TIME, DATE, AND PLACE: 8 p.m. Wednesday, Sept. 25, in the Welles-Brown Room in Rush Rhees Library on the University of Rochester's River Campus
ADMISSION: Free and open to the public Note: Parking is available on University lots after 7 p.m. weeknights.
John Hollander, who has published 17 books of poetry, will read from his work as part of The Plutzik Memorial Series at 8 p.m. Wednesday, Sept. 25, in the Welles-Brown Room in Rush Rhees Library on the University of Rochester's River Campus.
Hollander's first collection of poems, A Crackling of Thorns, was chosen by W. H. Auden as the 1958 volume of the Yale Series of Younger Poets. His subsequent works have included Visions from the Ramble (1965), The Night Mirror (1971), Tales Told of the Fathers (1975), Reflections on Espionage (1976), Spectral Emanations (1978), The Powers of Thirteen (1983), Tesserae (1992), and Figurehead (1999). His newest collection, Picture Windows, is scheduled for publication in spring 2003.
The author of eight books of literary criticism, Hollander also has collaborated on operatic and lyric works with such composers as Milton Babbitt, George Perle, and Hugo Weisgall.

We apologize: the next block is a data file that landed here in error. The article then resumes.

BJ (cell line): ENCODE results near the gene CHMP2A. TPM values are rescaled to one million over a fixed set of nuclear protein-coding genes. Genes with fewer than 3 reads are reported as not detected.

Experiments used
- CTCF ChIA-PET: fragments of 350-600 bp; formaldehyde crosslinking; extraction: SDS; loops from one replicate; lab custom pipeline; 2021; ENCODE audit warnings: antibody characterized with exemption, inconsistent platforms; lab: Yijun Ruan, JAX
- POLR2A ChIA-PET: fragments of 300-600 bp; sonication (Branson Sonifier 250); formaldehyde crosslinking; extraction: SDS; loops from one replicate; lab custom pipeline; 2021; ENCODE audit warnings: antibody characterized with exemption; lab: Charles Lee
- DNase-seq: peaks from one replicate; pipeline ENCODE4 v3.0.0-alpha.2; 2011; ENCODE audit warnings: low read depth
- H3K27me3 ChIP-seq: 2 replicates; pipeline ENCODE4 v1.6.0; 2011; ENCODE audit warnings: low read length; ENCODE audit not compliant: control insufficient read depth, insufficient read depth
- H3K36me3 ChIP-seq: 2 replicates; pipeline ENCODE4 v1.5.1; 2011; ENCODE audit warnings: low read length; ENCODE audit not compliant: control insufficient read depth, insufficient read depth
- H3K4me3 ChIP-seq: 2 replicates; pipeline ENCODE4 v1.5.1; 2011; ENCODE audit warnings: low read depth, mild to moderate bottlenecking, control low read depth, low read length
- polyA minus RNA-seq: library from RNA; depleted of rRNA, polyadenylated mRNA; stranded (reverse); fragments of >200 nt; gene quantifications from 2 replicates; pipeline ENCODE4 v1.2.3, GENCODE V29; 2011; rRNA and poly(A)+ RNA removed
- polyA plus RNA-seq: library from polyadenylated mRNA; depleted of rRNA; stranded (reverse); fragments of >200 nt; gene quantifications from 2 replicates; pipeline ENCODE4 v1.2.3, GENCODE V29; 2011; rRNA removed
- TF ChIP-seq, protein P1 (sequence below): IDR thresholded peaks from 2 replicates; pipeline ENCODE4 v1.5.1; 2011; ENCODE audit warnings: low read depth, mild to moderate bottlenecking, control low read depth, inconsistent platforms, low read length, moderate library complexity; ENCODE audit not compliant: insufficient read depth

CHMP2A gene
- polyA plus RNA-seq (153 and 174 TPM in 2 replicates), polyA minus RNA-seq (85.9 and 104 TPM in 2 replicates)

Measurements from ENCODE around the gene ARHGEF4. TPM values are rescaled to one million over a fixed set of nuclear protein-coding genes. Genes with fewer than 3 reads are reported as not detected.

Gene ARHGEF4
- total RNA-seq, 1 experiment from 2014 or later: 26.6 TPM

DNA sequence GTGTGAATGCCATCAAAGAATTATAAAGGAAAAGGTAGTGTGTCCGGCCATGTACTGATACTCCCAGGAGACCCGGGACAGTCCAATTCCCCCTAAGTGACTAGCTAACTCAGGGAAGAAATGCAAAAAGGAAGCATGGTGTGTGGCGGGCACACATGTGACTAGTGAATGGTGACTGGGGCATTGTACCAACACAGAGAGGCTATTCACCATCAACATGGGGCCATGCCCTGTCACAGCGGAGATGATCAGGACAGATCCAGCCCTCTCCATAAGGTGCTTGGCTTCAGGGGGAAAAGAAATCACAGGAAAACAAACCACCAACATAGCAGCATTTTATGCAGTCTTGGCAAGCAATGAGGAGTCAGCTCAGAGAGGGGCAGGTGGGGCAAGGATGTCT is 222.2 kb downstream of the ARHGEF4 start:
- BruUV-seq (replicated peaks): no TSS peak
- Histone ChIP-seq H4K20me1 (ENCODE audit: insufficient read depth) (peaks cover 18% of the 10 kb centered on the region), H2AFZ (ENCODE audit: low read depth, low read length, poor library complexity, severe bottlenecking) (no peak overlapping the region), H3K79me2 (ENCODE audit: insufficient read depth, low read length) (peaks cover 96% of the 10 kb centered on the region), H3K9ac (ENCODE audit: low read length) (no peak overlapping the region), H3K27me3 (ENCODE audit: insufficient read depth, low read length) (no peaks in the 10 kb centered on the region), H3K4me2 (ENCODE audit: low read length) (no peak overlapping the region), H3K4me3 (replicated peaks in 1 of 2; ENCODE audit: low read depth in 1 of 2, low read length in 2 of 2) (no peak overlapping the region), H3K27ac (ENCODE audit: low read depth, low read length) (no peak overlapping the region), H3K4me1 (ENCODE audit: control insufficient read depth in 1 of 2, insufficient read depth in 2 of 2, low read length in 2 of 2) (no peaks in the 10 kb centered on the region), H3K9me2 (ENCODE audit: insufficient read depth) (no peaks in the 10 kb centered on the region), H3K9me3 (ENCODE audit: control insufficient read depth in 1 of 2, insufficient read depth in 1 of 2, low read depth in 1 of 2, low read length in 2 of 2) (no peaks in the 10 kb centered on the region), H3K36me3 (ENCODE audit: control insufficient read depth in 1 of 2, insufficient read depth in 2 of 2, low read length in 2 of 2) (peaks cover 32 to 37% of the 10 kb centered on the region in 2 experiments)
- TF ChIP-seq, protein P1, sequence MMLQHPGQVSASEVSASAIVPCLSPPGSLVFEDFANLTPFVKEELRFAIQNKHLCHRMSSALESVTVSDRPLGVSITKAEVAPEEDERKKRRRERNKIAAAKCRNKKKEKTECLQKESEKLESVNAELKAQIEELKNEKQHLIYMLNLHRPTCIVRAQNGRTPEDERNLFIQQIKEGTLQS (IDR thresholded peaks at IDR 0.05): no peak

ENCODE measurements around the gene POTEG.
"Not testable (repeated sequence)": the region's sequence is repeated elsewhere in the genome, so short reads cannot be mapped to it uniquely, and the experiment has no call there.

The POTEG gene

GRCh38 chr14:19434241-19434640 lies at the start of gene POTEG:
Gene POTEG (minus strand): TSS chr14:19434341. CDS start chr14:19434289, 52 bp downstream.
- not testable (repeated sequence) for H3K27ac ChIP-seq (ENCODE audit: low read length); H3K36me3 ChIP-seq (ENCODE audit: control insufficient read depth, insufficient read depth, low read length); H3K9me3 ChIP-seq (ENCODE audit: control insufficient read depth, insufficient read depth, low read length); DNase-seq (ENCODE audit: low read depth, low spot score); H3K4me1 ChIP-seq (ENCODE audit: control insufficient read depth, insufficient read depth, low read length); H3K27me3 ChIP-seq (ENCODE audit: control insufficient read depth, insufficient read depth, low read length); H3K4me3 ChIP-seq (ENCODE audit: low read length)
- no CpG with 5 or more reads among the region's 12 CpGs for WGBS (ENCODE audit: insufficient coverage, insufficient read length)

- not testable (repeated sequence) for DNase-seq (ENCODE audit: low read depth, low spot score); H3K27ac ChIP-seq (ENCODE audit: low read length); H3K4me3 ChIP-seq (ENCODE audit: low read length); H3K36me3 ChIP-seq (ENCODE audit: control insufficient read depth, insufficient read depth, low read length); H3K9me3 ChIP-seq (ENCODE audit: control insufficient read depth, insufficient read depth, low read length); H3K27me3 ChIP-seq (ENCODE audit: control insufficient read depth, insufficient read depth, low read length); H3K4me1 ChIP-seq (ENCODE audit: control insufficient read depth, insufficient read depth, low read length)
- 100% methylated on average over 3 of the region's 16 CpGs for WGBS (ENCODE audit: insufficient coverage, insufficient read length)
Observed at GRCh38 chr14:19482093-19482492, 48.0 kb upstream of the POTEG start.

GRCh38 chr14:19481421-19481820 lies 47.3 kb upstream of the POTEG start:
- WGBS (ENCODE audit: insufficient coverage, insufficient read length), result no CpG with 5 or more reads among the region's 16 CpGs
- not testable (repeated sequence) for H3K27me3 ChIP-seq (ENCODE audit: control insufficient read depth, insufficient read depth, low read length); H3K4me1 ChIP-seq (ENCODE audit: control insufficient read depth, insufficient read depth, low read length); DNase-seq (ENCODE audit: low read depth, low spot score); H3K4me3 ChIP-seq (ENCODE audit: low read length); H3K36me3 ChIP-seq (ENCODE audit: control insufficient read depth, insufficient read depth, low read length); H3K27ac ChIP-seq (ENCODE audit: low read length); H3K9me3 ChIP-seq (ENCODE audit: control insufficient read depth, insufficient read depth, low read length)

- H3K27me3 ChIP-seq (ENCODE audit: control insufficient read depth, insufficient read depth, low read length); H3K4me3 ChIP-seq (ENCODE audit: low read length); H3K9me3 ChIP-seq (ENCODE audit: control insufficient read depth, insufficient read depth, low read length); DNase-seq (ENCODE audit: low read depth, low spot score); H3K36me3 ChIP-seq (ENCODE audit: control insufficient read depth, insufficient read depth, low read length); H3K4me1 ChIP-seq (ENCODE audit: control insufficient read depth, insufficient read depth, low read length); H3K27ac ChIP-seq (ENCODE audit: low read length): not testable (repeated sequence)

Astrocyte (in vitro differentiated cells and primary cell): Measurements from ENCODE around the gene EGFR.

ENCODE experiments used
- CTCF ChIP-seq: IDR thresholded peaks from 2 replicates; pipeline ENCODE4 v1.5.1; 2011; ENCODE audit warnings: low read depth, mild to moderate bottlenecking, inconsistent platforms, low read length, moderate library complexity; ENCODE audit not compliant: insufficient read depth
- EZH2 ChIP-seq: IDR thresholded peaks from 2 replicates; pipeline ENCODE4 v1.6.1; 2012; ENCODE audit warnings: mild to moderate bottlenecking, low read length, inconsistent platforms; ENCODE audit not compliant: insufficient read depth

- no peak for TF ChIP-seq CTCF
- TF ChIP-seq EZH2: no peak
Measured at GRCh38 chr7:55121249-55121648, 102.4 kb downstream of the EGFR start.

His many honors include the Bollingen Prize in Poetry, the Levinson Prize, and the Mina P. Shaughnessy Prize from the Modern Language Association of America; in 1990 he was made a Fellow of the MacArthur Foundation. Hollander is Sterling Professor of English Emeritus at Yale University.
The Plutzik Series is one of the country's oldest and most prestigious literary reading programs. Established to honor the work of Hyam Plutzik, a distinguished poet and Deane Professor of Poetry and Rhetoric at the University, it has featured more than 175 noted writers, including Pulitzer Prize-winners Anthony Hecht, Elizabeth Bishop, Robert Lowell, Gwendolyn Brooks, Richard Wilbur, and Galway Kinnell. It is administered by the Department of English.
Later this fall the Plutzik Series will feature internationally acclaimed writer Salman Rushdie on Oct. 12 and poets Clayton Eshleman on Oct. 16 and Carl Phillips on Oct. 30.